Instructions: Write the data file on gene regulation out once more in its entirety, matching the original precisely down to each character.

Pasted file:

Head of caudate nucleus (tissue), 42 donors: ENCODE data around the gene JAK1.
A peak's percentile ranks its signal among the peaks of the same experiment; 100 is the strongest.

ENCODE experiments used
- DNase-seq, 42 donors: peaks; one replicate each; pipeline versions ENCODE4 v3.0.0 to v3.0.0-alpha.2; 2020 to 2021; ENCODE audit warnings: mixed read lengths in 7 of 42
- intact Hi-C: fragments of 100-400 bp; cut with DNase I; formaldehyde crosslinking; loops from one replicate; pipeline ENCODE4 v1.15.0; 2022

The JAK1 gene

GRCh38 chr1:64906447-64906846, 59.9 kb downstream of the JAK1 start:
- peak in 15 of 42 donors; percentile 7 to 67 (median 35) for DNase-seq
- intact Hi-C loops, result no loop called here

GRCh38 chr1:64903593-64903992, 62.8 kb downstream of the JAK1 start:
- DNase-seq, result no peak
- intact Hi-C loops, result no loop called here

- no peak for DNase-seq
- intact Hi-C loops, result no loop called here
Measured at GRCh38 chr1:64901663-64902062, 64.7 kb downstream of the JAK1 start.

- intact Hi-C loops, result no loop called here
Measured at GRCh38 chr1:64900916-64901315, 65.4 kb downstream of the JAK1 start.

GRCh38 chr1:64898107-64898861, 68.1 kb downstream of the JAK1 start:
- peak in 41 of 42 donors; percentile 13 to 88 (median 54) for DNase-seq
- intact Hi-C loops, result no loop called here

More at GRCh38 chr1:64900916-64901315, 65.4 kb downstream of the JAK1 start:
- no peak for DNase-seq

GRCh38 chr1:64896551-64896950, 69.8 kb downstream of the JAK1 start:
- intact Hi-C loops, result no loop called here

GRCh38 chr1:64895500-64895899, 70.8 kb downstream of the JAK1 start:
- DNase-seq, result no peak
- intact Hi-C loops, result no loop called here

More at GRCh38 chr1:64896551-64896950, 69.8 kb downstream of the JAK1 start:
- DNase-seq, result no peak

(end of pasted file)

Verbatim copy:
Head of caudate nucleus (tissue), 42 donors: ENCODE data around the gene JAK1.
A peak's percentile ranks its signal among the peaks of the same experiment; 100 is the strongest.

ENCODE experiments used
- DNase-seq, 42 donors: peaks; one replicate each; pipeline versions ENCODE4 v3.0.0 to v3.0.0-alpha.2; 2020 to 2021; ENCODE audit warnings: mixed read lengths in 7 of 42
- intact Hi-C: fragments of 100-400 bp; cut with DNase I; formaldehyde crosslinking; loops from one replicate; pipeline ENCODE4 v1.15.0; 2022

The JAK1 gene

GRCh38 chr1:64906447-64906846, 59.9 kb downstream of the JAK1 start:
- peak in 15 of 42 donors; percentile 7 to 67 (median 35) for DNase-seq
- intact Hi-C loops, result no loop called here

GRCh38 chr1:64903593-64903992, 62.8 kb downstream of the JAK1 start:
- DNase-seq, result no peak
- intact Hi-C loops, result no loop called here

- no peak for DNase-seq
- intact Hi-C loops, result no loop called here
Measured at GRCh38 chr1:64901663-64902062, 64.7 kb downstream of the JAK1 start.

- intact Hi-C loops, result no loop called here
Measured at GRCh38 chr1:64900916-64901315, 65.4 kb downstream of the JAK1 start.

GRCh38 chr1:64898107-64898861, 68.1 kb downstream of the JAK1 start:
- peak in 41 of 42 donors; percentile 13 to 88 (median 54) for DNase-seq
- intact Hi-C loops, result no loop called here

More at GRCh38 chr1:64900916-64901315, 65.4 kb downstream of the JAK1 start:
- no peak for DNase-seq

GRCh38 chr1:64896551-64896950, 69.8 kb downstream of the JAK1 start:
- intact Hi-C loops, result no loop called here

GRCh38 chr1:64895500-64895899, 70.8 kb downstream of the JAK1 start:
- DNase-seq, result no peak
- intact Hi-C loops, result no loop called here

More at GRCh38 chr1:64896551-64896950, 69.8 kb downstream of the JAK1 start:
- DNase-seq, result no peak